WASHINGTON - The United States threatened Monday to arrest and sanction judges and other officials of the International Criminal Court if it moves to charge any American who served in Afghanistan with war crimes.
White House National Security Adviser John Bolton called the Hague-based rights body “unaccountable” and “outright dangerous” to the United States, Israel and other allies, and said any probe of U.S. service members would be “an utterly unfounded, unjustifiable investigation.”
“We will not cooperate with the ICC,” Bolton said, adding that “for all intents and purposes, the ICC is already dead to us.”
He said the U.S. was prepared to slap financial sanctions and criminal charges on officials of the court if they proceed against any Americans.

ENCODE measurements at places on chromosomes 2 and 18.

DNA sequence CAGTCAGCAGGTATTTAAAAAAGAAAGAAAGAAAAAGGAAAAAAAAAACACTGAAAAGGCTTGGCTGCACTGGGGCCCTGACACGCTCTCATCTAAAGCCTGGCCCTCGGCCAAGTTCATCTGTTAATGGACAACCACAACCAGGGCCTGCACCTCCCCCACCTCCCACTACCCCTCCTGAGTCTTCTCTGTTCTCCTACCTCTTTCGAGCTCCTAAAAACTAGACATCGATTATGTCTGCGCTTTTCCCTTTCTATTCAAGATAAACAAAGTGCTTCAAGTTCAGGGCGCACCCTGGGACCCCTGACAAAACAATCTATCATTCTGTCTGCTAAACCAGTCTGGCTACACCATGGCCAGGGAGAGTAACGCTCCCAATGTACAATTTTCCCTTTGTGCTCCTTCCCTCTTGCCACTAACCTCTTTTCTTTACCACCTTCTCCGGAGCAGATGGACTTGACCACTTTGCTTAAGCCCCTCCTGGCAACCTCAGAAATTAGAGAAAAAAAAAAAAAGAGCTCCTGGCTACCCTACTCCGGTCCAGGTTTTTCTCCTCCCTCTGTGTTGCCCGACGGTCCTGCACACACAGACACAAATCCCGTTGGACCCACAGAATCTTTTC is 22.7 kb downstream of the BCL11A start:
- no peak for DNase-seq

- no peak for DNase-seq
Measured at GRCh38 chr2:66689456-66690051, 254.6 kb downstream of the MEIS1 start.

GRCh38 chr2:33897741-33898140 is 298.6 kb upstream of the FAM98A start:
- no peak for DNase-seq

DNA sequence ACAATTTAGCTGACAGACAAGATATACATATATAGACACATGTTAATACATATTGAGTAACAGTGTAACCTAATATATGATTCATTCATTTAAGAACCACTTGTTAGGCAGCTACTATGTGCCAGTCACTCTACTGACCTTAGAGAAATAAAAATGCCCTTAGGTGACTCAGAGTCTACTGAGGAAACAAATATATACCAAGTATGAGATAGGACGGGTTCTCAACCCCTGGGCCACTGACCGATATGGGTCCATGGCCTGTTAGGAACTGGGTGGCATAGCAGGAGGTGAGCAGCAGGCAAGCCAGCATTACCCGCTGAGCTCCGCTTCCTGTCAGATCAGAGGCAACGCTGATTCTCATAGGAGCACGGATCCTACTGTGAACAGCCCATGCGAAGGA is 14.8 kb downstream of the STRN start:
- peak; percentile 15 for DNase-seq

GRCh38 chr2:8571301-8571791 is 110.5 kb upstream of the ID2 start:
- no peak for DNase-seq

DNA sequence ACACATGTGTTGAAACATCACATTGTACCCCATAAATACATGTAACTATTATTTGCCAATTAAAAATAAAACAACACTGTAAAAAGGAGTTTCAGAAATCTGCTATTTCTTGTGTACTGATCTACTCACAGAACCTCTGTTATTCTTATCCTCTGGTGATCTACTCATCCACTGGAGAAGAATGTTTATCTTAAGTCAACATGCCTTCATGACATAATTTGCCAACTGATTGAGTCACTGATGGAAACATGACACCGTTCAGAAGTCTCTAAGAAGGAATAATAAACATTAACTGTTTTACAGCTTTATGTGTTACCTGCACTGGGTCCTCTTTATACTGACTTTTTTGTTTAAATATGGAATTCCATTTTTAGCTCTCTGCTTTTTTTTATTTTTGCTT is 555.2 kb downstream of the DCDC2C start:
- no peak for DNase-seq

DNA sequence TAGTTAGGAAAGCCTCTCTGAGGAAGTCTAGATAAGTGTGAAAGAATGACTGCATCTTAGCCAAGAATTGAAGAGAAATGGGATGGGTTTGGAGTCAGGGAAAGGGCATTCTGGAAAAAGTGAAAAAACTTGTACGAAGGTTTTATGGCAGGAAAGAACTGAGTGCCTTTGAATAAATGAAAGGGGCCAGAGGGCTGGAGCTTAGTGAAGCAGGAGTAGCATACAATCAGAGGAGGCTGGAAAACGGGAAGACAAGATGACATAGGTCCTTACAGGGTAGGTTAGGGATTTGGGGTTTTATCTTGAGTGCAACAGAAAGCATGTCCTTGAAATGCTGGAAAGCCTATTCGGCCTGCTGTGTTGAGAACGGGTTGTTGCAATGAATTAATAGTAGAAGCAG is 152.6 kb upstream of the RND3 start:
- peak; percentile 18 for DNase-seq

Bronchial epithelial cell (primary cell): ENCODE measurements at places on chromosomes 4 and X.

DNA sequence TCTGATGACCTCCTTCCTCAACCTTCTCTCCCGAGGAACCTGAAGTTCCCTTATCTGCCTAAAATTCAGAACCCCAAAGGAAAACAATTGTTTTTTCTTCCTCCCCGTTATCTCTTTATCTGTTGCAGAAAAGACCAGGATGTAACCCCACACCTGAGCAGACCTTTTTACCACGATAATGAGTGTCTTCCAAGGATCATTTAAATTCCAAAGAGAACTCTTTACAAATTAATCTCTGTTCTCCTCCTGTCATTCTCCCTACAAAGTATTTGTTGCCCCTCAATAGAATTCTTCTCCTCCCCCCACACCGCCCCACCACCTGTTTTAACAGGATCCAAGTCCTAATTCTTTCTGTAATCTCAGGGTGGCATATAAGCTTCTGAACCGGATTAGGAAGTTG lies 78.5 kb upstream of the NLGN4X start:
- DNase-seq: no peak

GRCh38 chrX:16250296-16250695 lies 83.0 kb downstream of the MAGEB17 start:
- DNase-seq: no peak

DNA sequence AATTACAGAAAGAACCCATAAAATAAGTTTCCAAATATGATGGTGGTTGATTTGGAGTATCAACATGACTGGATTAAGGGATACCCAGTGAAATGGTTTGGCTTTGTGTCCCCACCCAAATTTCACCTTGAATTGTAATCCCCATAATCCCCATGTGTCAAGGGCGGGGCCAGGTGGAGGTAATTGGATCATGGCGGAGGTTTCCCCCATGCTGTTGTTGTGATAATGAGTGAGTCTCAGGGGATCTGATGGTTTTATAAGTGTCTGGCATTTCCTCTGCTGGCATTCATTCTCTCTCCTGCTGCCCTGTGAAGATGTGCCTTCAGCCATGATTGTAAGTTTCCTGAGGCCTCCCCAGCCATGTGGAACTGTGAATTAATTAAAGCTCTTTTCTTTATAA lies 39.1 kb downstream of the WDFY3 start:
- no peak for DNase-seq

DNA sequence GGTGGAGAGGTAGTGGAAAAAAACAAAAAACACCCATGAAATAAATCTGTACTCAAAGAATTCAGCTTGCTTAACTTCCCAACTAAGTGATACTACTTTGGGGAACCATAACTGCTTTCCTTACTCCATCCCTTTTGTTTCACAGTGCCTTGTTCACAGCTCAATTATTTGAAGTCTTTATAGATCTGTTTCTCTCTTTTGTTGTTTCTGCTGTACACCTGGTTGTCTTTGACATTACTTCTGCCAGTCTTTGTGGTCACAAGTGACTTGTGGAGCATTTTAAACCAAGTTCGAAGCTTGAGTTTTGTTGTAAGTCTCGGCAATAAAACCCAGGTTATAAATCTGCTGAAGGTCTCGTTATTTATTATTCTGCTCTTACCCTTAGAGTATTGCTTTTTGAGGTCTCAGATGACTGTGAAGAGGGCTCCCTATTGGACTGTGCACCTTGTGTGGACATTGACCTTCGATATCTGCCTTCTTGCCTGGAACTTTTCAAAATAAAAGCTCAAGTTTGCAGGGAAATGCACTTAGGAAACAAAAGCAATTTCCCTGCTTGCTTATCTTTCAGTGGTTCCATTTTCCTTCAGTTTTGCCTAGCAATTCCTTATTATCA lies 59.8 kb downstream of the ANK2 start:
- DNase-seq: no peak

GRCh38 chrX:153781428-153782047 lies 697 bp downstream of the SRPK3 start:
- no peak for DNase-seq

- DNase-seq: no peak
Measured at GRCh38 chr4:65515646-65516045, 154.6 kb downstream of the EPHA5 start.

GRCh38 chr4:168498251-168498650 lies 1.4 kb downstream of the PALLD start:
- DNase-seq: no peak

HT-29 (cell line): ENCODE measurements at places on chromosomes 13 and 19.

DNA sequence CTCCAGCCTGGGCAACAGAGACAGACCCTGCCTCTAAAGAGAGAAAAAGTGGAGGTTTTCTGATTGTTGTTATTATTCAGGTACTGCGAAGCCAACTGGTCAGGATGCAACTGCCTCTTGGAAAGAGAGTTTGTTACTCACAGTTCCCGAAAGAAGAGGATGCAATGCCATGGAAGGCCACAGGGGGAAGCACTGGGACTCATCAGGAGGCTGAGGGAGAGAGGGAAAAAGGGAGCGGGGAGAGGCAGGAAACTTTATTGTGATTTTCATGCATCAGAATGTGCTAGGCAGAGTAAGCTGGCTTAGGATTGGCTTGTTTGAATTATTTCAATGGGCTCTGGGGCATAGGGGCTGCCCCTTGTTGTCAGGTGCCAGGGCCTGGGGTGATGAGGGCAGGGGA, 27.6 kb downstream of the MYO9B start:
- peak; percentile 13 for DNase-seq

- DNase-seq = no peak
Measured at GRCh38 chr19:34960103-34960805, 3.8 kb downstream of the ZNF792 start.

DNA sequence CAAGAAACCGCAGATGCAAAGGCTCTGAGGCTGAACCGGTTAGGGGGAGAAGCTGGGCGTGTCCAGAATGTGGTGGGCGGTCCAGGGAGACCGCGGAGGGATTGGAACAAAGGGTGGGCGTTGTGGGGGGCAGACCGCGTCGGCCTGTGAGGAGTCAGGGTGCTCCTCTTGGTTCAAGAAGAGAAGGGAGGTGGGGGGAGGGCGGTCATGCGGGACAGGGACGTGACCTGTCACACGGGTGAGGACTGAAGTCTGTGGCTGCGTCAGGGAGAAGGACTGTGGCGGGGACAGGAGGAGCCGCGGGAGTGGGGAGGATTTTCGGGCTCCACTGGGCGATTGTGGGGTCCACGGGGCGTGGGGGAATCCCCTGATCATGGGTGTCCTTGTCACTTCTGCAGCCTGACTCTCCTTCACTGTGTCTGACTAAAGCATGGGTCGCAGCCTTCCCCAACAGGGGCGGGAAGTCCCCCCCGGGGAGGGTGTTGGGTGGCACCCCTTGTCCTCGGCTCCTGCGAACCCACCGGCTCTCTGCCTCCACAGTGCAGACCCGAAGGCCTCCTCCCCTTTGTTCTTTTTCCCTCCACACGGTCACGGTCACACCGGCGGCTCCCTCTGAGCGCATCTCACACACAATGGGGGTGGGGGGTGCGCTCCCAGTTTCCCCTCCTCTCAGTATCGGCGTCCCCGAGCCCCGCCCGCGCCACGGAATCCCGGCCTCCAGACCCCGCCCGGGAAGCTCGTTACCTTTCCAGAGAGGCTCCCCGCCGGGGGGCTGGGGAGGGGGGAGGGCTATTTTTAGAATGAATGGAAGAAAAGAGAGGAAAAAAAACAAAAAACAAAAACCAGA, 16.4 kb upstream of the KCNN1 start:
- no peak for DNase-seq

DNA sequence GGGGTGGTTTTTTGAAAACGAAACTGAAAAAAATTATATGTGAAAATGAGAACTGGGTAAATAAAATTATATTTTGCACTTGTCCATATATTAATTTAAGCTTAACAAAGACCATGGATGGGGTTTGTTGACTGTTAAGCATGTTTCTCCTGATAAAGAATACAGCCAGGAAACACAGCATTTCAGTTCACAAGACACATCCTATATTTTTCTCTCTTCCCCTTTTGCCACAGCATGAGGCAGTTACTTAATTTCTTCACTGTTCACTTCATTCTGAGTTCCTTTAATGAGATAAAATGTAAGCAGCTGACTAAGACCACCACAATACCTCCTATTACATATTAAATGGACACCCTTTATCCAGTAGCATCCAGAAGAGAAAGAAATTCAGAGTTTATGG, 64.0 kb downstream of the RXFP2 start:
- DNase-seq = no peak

“We will ban its judges and prosecutors from entering the United States. We will sanction their funds in the U.S. financial system, and we will prosecute them in the U.S. criminal system,” he said.
“We will do the same for any company or state that assists an ICC investigation of Americans,” he said.
Bolton made the comments in a speech in Washington to the Federalist Society, a powerful association of legal conservatives.
Bolton pointed to an ICC prosecutor’s request in November 2017 to open an investigation into alleged war crimes committed by the U.S. military and intelligence officials in Afghanistan, especially over the abuse of detainees.
Neither Afghanistan nor any other government party to the ICC’s Rome Statute has requested an investigation, Bolton said.
He said the ICC could formally open the investigation “any day now.”